Videomaker – Learn video production and editing, camera reviews › Forums › Cameras and Camcorders › Consumer Camcorders › Help Please! Should i shoot in HD mini Dv or the regular Mini Dv?
February 20, 2009 at 12:06 AM #45457uyiabrahamParticipant
I will be shooting my very first music video for a client and i will be
using a Sony HD 1000u that shoots both in Hd and Sd format. My questions
1. FOR BETTER VIDEO QUALITY, SHOULD I SHOT THE VIDEO WITH AN HD MINI DV
TAPE AND DOWN CONVERT IN THE CAMERA TO REGULAR DV MODE SO THAT IT CAN PLAY
BACK ON REGULAR DVDs?
2. or SINCE THE FINAL DVDs will be played on regular DVD players; Does it
matter in terms of picture quality if it was recorded in HD 1080i mode and
down converted in the Camera to DV mode?
3. Or since the final playback and editing will be for regular DVD
players, i should shoot with regular Mini Dv tapes and not HD mini Dv?
February 20, 2009 at 12:24 AM #188761BruceMolParticipant
and 4. Can the computer handle the HDV signal! (especially multi-timelines)
Persoanlly I’d stick topremium tapes, I’ve had a lot of drop outs with plain DV tapes (but only when recording in HDV). I’d also record in HDVto get some wiggle roomwhen things aren’tframed something right.I haven’t noticed any quality difference when I shoot SD or HDV and render to SD.
So if you stick with SD you can probably get away with regular tapes, it’s easy on the computer, it looks fine on DVD.
February 20, 2009 at 12:54 AM #188762composite1Member
Do you have software capable of editing HDV? And as Bruce asked, ‘Does your computer meet the requirements to handle HD?’
If yes, then your options tape wise shooting in HD are to use HDV tape or Professional Grade Mini-DV tape. HDV tape has better image resolution, but is more expensive (av. $8 on B&H Photo-Video.) You can however, shoot good looking HDV on Pro Grade MiniDV which is less expensive in some cases by more than half the price of HDV tape. My experience since 2003 has been exceptional with Panasonic Pro MiniDV. On B&H, prices range from $3.65 to $10 depending on the tape length and how much ‘metal’ is in the tape. I’ve used the $3.65 tapes for years in Sony, Canon and JVC professional DV cameras for years without a dropout caused by tape (dirty heads and moisture are separate issues.) The imagery has always been excellent. HDV tape is better, but if your budget is tapping you on the shoulder… do what you gotta’ do.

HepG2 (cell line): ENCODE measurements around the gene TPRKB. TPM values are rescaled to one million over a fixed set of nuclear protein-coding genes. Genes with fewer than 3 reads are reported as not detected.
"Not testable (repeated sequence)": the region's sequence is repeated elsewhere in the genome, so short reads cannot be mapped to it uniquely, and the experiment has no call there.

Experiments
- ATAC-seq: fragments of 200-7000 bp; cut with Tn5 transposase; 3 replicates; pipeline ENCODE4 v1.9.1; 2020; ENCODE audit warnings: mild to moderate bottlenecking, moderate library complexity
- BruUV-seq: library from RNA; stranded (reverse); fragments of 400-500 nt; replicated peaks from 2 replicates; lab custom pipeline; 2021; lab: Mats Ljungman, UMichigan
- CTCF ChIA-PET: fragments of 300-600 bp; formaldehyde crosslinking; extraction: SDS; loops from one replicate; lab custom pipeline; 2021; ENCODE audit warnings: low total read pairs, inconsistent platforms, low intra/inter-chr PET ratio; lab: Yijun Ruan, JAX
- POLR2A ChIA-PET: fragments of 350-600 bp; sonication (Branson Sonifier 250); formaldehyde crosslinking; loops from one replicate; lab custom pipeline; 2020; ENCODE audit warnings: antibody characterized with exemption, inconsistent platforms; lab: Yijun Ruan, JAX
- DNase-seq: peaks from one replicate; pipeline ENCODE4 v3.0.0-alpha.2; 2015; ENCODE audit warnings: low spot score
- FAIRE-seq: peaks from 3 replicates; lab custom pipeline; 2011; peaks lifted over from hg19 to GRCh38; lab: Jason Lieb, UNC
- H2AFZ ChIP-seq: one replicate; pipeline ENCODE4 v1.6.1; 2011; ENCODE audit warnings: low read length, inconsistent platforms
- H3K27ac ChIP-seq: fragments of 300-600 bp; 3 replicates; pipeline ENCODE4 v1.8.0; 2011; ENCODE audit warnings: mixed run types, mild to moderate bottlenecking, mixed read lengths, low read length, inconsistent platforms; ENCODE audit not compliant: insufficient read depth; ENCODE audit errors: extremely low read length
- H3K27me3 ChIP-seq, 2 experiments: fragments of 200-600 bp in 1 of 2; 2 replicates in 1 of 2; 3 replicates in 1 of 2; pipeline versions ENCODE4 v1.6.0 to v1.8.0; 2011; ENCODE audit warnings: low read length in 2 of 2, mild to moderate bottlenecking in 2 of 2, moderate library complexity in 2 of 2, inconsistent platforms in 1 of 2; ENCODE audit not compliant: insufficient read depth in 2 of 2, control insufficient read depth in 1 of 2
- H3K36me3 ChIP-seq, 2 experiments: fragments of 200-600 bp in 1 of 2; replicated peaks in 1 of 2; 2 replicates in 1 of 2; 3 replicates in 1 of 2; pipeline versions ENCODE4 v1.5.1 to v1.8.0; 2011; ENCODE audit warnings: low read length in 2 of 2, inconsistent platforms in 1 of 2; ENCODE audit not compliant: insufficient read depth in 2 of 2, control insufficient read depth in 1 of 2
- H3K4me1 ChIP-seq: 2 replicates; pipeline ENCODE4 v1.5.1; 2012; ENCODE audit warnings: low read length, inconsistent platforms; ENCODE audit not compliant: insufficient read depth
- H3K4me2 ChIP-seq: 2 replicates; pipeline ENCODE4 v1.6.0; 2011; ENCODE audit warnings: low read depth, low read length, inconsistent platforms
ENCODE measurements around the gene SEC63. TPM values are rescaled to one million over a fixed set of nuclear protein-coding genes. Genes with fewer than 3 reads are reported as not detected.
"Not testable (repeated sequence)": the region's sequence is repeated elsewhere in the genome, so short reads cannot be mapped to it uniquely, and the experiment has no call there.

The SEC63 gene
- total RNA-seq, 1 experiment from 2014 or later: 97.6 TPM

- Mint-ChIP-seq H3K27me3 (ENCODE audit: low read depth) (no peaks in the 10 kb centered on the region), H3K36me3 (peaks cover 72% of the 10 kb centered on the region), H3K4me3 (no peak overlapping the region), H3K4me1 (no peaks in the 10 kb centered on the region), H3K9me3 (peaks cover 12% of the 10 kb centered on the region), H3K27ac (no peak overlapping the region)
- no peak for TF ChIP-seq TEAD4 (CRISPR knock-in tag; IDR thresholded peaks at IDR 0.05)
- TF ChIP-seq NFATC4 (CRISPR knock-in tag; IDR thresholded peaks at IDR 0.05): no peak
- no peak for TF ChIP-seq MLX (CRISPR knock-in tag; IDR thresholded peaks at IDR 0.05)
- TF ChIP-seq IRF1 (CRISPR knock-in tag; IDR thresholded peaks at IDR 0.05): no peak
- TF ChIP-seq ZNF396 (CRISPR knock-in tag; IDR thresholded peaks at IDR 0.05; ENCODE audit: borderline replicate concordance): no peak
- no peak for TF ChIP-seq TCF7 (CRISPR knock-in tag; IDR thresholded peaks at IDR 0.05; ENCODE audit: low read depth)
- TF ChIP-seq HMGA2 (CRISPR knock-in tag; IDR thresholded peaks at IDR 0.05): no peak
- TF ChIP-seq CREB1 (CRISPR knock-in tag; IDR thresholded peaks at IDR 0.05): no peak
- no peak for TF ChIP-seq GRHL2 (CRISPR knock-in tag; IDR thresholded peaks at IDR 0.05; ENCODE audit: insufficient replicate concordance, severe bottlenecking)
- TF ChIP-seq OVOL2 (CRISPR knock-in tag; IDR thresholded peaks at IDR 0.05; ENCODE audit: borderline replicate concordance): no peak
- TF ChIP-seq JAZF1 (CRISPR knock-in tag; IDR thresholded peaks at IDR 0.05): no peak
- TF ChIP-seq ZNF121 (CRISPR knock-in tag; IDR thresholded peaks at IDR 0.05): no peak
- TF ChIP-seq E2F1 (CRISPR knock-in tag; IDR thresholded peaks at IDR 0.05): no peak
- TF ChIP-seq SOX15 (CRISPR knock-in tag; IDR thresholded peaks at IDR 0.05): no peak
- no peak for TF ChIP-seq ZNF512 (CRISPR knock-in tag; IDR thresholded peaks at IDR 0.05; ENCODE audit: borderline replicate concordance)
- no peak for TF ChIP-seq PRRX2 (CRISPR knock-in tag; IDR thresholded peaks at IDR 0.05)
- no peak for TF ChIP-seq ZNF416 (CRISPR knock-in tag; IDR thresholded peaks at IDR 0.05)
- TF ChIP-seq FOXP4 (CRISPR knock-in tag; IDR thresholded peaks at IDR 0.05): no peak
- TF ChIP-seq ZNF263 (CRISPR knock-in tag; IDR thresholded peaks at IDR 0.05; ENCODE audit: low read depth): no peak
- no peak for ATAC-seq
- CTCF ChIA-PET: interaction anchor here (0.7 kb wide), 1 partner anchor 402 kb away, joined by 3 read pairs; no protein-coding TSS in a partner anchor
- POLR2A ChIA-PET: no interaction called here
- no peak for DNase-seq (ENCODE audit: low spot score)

If your answer was no, then you shoot DV but still consider using the tape stock I mentioned. Either way, you’ll get good results long as you light the scene well, expose and compose properly.
Go forth and make movies my friend.
February 20, 2009 at 2:52 AM #188763RobParticipant
If his computer can handle DV, wouldn’t it be able to handle HDV? HDV is recorded at 25mbps, which is the same as DV. Personally, I wouldn’t even bother recording HDV to tape. You record 12-bit audio instead of 16bit so there is more room for the HDV data.
February 20, 2009 at 4:38 PM #188764CoreeceParticipant
I would shoot in HD using the best tape possible. You can then down convert the footage to SD in realtime during the capture process.
Essentially, the whole process will be identical if you were to have shot in SD, however the quality will be slightly better if the original source is HD.
When you’re ready, you can use the original HD footage to test the limits of your current computer….
also, the client may want to upgrade to HD later….nice option to have.
February 20, 2009 at 4:48 PM #188765CoreeceParticipant
Here is an illustration that I was able to dig up:
- The forum ‘Consumer Camcorders’ is closed to new topics and replies.